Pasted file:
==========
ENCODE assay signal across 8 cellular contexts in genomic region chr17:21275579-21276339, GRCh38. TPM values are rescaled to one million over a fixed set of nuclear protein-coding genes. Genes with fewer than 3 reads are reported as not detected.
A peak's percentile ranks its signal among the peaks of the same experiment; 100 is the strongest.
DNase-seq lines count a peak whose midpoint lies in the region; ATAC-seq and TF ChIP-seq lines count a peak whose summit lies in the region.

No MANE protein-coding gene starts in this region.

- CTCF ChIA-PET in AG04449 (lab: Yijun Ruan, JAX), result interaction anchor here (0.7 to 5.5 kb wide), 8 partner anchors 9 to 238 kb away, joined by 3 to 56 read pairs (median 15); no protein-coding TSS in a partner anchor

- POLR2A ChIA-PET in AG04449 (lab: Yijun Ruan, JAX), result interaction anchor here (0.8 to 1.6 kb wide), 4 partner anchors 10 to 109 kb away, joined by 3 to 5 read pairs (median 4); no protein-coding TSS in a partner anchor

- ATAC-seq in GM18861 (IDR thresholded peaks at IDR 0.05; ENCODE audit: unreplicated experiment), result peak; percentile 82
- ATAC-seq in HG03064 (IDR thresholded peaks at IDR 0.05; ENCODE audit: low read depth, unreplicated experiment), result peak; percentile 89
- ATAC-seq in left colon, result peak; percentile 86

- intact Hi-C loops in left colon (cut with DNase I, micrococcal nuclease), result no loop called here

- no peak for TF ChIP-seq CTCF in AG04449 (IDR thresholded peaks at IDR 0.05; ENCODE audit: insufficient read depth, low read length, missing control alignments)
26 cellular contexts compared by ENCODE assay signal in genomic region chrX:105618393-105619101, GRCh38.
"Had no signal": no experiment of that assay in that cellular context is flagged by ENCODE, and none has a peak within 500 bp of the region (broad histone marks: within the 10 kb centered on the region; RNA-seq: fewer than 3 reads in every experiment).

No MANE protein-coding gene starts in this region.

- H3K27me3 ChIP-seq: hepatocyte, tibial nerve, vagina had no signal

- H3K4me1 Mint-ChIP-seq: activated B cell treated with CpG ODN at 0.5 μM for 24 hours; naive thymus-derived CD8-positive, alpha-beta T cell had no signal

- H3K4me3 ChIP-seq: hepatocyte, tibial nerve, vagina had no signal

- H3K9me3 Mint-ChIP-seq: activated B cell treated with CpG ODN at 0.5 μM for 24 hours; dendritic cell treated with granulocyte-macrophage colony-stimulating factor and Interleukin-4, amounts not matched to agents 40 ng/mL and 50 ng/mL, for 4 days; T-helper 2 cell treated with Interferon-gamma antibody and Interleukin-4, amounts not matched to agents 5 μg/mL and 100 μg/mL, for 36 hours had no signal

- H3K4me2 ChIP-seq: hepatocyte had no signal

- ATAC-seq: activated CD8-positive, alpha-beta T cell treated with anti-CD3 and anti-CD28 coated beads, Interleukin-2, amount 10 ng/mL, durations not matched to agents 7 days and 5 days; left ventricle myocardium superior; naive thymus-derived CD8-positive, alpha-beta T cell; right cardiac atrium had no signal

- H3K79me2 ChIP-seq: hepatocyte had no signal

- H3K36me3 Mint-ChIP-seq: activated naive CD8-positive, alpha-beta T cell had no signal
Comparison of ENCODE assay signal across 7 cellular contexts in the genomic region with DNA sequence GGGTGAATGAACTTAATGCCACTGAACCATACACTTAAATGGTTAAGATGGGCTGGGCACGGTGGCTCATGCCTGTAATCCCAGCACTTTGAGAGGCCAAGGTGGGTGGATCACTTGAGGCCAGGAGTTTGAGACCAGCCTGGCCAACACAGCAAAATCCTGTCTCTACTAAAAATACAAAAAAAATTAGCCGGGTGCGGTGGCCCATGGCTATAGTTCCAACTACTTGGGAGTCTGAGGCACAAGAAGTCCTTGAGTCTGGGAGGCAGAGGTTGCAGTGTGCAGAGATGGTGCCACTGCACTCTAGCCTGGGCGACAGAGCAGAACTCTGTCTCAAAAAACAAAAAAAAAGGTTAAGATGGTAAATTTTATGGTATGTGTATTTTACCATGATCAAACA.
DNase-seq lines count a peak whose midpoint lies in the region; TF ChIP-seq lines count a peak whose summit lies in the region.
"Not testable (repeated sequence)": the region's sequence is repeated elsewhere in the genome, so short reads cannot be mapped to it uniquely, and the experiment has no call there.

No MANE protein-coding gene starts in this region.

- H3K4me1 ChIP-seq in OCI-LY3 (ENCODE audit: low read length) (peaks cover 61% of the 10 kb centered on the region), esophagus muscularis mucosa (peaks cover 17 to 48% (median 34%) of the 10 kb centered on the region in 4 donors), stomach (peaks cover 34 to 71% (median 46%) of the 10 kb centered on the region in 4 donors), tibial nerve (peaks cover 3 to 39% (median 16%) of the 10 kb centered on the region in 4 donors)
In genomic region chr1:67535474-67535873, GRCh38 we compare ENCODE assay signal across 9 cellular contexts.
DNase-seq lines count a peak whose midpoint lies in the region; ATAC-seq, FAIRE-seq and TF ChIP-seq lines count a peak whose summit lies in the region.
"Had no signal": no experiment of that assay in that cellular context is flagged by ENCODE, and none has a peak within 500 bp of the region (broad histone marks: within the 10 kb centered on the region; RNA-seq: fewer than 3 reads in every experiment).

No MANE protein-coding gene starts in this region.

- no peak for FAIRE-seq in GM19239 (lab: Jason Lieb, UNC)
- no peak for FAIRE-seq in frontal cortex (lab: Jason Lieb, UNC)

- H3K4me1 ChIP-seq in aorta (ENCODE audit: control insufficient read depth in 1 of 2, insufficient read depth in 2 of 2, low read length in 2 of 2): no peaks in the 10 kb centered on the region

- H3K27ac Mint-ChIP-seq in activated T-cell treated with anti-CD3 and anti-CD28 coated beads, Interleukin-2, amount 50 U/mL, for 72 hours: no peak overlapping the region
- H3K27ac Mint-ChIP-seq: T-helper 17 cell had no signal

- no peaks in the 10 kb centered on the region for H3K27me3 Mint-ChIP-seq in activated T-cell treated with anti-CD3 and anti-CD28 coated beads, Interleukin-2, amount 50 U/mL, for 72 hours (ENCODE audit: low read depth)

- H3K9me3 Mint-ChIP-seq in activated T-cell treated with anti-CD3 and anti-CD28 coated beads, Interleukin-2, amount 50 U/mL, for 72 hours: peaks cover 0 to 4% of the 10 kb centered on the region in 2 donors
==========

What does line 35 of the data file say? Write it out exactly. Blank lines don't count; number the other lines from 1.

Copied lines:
- H3K27ac Mint-ChIP-seq in activated T-cell treated with anti-CD3 and anti-CD28 coated beads, Interleukin-2, amount 50 U/mL, for 72 hours: no peak overlapping the region